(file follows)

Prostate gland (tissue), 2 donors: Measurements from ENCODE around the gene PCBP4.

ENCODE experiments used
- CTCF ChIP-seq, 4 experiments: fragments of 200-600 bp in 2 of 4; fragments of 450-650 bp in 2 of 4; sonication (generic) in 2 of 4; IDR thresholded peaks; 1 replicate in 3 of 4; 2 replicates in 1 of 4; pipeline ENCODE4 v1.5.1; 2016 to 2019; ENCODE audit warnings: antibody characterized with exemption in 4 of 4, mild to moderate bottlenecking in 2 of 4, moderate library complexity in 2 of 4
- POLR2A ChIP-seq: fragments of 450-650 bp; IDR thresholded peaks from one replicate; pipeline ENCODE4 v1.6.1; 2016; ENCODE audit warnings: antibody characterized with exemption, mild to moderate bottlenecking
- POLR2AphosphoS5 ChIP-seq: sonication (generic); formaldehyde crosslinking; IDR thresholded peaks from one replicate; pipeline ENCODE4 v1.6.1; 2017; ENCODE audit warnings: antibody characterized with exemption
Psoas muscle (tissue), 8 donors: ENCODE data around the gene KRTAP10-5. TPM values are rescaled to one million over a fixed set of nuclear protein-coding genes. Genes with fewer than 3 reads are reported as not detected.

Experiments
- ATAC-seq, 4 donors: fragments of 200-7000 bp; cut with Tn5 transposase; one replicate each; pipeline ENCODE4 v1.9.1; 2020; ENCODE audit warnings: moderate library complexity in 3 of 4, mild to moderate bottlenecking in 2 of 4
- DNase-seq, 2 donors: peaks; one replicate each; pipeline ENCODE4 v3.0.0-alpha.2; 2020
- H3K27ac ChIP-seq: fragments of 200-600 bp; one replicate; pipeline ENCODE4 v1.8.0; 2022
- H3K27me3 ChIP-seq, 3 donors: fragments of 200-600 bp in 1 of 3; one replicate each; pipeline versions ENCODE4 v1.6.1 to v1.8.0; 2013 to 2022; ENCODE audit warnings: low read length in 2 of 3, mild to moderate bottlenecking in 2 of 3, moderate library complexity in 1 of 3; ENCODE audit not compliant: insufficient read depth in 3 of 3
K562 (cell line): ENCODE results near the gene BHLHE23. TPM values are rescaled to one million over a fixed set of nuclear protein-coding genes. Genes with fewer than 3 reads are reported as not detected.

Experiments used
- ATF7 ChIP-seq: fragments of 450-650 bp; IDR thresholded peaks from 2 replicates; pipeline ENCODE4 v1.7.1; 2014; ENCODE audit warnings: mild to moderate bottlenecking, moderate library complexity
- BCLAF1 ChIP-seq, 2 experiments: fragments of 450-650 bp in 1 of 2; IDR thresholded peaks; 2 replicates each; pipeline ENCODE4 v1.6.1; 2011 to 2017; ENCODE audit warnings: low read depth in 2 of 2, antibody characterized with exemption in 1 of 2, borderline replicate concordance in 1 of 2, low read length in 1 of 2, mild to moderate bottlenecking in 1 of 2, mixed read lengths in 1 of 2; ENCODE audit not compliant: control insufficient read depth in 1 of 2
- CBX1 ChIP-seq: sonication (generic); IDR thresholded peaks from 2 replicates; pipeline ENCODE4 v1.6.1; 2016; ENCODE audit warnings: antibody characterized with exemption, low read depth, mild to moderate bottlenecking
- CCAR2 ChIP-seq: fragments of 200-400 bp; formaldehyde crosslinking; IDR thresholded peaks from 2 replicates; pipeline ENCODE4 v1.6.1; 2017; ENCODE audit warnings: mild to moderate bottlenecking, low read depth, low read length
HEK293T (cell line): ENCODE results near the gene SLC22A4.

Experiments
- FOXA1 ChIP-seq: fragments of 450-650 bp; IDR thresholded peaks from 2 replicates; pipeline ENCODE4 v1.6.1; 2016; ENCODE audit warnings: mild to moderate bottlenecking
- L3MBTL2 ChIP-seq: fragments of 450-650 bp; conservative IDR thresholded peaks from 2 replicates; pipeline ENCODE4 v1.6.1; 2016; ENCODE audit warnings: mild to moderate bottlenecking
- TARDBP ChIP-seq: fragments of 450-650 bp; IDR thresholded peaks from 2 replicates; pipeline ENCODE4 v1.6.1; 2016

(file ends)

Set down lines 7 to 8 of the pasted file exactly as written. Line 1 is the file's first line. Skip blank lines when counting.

Experiments
- ATAC-seq, 4 donors: fragments of 200-7000 bp; cut with Tn5 transposase; one replicate each; pipeline ENCODE4 v1.9.1; 2020; ENCODE audit warnings: moderate library complexity in 3 of 4, mild to moderate bottlenecking in 2 of 4